Parul Sehgal and John Williams of the New York Times look at picks for best fiction books of 2014 in "The Book Reader."
The following is part two of our look at the 10 Best Books of 2014.
To compile the list, editors considered the hundreds of books written about in the Book Review’s pages since last year’s list was announced. They eventually narrowed the candidates down to 10 books: five fiction and five nonfiction. Here is a look at this year's best fiction.
First up, "All the Light We Cannot See" by Anthony Doerr, an ingeniously constructed book about two characters whose paths intersect during World War II: an engineering prodigy recruited into the Nazi ranks, and a blind French girl who joins the Resistance.
Next is Jenny Offill’s second novel, "Dept. of Speculation." It is a slender, fragmentary book about a troubled marriage. It touches on everything from music and literature to science and philosophy, but at its core is motherhood, infidelity and the rigors of domestic life.
"Euphoria" by Lily King is a sensual, intelligent retelling of the anthropologist Margaret Mead's field trip to New Guinea with her second husband, where she collaborated with the man who would become her third.
Akhil Sharma’s "Family Life" is a spare but moving novel based on the author's own experience. It tells the story of a family that emigrates from India to Queens, and of a swimming pool accident that leaves the eldest son severely injured. It is a deeply unnerving and beautifully constructed chronicle of love and grief.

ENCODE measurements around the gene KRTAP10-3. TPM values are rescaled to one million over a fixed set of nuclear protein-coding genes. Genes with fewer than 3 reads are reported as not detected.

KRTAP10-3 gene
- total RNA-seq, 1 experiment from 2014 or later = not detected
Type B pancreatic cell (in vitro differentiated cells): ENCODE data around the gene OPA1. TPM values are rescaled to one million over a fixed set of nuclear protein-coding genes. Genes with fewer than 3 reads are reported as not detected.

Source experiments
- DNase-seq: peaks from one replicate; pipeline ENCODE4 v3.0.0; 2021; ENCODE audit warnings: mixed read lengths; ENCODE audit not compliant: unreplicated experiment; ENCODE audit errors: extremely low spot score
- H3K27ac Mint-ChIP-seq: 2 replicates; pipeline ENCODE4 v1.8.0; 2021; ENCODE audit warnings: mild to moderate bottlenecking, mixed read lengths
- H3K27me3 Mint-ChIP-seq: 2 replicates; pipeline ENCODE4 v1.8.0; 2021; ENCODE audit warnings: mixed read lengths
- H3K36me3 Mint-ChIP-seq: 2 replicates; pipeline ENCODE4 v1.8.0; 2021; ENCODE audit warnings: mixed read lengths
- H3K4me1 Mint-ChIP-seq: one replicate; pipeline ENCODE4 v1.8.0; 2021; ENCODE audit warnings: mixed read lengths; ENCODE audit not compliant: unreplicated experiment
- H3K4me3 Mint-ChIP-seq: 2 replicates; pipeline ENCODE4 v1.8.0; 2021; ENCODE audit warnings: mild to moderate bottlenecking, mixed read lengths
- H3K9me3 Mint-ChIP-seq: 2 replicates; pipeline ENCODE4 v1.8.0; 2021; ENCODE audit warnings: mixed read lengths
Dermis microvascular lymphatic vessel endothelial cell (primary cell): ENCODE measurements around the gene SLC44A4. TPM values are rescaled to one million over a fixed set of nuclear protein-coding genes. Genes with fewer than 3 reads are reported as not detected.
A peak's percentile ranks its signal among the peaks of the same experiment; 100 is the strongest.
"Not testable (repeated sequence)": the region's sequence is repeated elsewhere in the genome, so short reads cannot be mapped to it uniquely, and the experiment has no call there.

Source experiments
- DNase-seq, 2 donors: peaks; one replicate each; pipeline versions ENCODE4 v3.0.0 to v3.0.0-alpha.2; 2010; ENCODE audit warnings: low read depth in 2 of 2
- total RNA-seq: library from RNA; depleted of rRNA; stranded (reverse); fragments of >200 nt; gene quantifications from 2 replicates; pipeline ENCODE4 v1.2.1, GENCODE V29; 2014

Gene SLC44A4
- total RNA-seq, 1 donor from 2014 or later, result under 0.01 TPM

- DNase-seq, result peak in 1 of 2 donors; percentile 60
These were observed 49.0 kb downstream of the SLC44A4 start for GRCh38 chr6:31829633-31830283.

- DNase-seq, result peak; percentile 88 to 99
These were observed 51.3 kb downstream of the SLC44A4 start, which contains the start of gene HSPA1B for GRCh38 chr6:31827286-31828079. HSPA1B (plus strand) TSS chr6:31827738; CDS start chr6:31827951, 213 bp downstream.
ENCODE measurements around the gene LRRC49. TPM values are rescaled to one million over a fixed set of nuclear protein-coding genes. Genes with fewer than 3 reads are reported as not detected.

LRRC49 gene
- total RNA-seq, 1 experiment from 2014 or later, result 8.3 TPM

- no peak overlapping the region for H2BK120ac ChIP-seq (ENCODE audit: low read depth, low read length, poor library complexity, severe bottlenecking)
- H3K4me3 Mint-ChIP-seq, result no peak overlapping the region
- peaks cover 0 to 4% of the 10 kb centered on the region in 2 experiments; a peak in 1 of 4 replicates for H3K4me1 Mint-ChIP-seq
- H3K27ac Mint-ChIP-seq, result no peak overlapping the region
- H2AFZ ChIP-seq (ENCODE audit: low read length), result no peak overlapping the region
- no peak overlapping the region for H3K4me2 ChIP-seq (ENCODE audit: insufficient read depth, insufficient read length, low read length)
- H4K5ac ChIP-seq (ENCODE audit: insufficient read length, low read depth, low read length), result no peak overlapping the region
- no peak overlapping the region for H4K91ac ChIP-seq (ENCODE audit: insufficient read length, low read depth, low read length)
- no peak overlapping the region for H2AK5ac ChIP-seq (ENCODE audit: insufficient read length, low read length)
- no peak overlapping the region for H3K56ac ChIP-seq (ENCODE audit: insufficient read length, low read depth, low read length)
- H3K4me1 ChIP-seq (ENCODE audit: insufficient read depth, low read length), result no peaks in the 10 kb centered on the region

And rounding out the list, "Redeployment" by Phil Klay, a debut story collection about the Iraq War by a former marine. It is a hilarious, biting, whipsawing and sad book that has been called the best thing written so far on what the war did to people’s souls.
Parul Sehgal's favorite fiction that did not make this list is Ben Lerner's "10:04," a stunning, cerebral New York novel about a young poet-novelist who decides to help his best friend have a child.
John Williams' honorable mention for fiction goes to his favorite novel of the year, Smith Henderson's "Fourth of July Creek." Set in rural Montana, it's the story of a social worker invested in helping an 11-year-old boy who lives off the grid with his anarchist father. It offers many traditional storytelling pleasures, and builds to a devastating conclusion. First novels do not come much more confidently written or fully imagined than this.
For the list of five top nonfiction books, click here.
For more on the year's most noteworthy books, visit nytimes.com/books.